Fukushima plant firm apologises for ‘cover up’

Fukushima plant firm apologises for ‘cover up’


The firm that ran the Fukushima nuclear plant has apologised for its “cover up” when it delayed disclosure of meltdowns at three reactors.

Tokyo Electric Power Company (TEPCO) president Naomi Hirose’s apology followed the revelation last week that an investigation had found his predecessor instructed officials during the 2011 disaster to avoid using the word “meltdown”.

“I would say it was a cover up,” Mr Hirose told a news conference. “It’s extremely regrettable.”

TEPCO instead described the reactors’ condition as less serious “core damage” for two months after the earthquake and tsunami on March 11 2011 wrecked the plant, even though utility officials knew and computer simulations suggested meltdowns had occurred.

An investigative report released last week by three company-appointed lawyers said TEPCO’s then-president Masataka Shimizu instructed officials to use the milder description under alleged pressure from the Prime Minister’s Office, though the investigators found no proof.

Former officials at the Prime Minister’s Office have denied the allegation.

TEPCO has been accused of softening its language to cover up the seriousness of the disaster, though the investigation found TEPCO’s delayed acknowledgement did not break any law.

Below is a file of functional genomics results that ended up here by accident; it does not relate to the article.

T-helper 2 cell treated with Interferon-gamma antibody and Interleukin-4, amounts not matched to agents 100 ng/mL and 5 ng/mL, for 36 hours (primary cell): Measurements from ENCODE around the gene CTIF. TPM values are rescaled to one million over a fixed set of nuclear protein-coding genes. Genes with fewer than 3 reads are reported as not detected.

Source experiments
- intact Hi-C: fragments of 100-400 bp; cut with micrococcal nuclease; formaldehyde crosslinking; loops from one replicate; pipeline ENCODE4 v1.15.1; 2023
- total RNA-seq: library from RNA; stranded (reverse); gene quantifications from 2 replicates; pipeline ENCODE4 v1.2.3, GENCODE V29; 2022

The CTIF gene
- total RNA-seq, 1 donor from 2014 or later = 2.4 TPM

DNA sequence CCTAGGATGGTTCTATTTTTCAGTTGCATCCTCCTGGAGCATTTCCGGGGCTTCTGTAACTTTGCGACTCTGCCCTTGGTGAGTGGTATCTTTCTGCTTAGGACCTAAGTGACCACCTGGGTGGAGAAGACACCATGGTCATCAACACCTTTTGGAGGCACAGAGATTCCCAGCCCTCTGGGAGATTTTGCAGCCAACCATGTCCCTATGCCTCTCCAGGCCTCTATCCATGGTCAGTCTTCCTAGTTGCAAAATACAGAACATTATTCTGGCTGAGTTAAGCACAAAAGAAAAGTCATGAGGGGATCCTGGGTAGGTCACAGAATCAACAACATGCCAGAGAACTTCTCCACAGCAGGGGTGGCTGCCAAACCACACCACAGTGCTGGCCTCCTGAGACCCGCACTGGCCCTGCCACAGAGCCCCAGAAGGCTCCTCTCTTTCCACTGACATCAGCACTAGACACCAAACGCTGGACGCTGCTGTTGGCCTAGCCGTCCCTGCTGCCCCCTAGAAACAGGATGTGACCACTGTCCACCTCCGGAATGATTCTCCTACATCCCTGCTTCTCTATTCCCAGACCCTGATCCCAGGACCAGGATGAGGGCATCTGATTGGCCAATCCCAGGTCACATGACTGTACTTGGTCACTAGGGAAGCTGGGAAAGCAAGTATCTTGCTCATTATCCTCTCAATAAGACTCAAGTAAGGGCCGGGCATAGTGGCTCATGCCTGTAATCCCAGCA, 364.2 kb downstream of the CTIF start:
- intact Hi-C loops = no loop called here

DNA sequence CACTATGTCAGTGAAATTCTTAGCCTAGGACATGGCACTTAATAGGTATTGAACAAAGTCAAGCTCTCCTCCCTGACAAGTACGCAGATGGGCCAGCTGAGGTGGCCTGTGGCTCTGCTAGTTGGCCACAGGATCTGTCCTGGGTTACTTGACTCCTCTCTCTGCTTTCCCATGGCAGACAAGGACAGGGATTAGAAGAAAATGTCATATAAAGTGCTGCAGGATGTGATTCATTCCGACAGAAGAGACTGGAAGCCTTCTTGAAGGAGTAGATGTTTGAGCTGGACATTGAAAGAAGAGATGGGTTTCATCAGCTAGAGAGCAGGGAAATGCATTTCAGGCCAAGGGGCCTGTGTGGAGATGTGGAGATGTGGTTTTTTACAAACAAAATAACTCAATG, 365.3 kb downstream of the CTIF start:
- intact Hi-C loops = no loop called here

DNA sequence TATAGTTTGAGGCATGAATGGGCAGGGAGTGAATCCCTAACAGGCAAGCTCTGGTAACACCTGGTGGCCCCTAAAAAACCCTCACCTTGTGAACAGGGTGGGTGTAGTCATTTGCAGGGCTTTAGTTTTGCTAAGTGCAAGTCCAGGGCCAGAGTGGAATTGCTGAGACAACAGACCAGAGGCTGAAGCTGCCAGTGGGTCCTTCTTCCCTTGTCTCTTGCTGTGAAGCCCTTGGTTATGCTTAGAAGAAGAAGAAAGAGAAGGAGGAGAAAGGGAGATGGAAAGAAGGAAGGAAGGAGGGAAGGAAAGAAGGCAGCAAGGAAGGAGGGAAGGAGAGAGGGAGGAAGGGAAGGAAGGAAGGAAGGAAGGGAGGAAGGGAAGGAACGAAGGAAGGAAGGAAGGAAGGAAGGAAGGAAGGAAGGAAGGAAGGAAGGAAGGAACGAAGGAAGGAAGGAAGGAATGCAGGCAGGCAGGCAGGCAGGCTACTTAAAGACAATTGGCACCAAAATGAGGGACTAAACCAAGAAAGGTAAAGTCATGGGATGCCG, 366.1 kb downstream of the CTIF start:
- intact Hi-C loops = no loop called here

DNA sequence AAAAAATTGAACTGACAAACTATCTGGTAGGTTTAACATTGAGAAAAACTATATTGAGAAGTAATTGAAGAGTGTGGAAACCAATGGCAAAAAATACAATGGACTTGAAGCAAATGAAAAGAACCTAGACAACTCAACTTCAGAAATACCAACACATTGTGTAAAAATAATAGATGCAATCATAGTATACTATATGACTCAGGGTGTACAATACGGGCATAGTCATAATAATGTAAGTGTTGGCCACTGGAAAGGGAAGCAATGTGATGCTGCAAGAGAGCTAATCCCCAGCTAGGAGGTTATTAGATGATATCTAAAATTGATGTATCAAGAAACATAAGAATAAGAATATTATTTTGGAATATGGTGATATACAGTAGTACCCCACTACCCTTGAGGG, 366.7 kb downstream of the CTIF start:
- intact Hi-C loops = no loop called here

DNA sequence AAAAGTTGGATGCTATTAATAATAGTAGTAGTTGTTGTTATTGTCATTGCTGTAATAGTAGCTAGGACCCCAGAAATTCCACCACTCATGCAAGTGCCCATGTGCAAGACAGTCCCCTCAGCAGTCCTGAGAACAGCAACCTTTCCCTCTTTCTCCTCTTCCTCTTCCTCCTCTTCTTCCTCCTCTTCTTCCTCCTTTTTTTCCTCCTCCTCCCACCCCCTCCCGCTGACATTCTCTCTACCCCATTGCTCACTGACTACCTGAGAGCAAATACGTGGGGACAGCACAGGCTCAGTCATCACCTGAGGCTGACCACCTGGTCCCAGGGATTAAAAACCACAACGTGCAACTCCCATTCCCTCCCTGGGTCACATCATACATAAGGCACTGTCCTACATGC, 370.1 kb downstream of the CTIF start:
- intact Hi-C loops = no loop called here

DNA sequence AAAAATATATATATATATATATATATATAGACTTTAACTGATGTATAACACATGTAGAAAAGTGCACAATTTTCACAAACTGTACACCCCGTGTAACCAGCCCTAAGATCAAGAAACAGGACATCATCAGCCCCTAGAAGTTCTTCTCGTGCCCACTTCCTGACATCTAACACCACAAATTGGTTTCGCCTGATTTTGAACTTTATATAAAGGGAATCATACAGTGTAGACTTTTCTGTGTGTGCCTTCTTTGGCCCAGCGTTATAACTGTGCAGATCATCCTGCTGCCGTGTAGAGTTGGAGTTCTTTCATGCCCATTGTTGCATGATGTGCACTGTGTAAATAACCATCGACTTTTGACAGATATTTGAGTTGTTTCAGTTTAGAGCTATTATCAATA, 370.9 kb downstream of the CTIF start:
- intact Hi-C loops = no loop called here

Mr Hirose said he will take a 10% pay cut, and another executive will take a 30% cut, for one month each to take responsibility.

The report found that Mr Shimizu’s instruction to avoid using the term “meltdown” delayed full disclosure of the plant’s status to the public, even as people who lived near the plant were forced to leave their homes, some of them permanently unable to return, due to the radiation that leaked from the plant.

TEPCO finally in May 2011 used “meltdown” in its public statements after another computer simulation showed fuel in one reactor had almost entirely melted and fallen to the bottom of the primary containment chamber, and that the two other reactor cores had melted significantly.

The issue surfaced earlier this year in a separate investigation in which TEPCO acknowledged that a company manual had been overlooked during the crisis.

The acknowledgement reversed its earlier position that it had no internal criteria to guide how it characterised a meltdown to the public.



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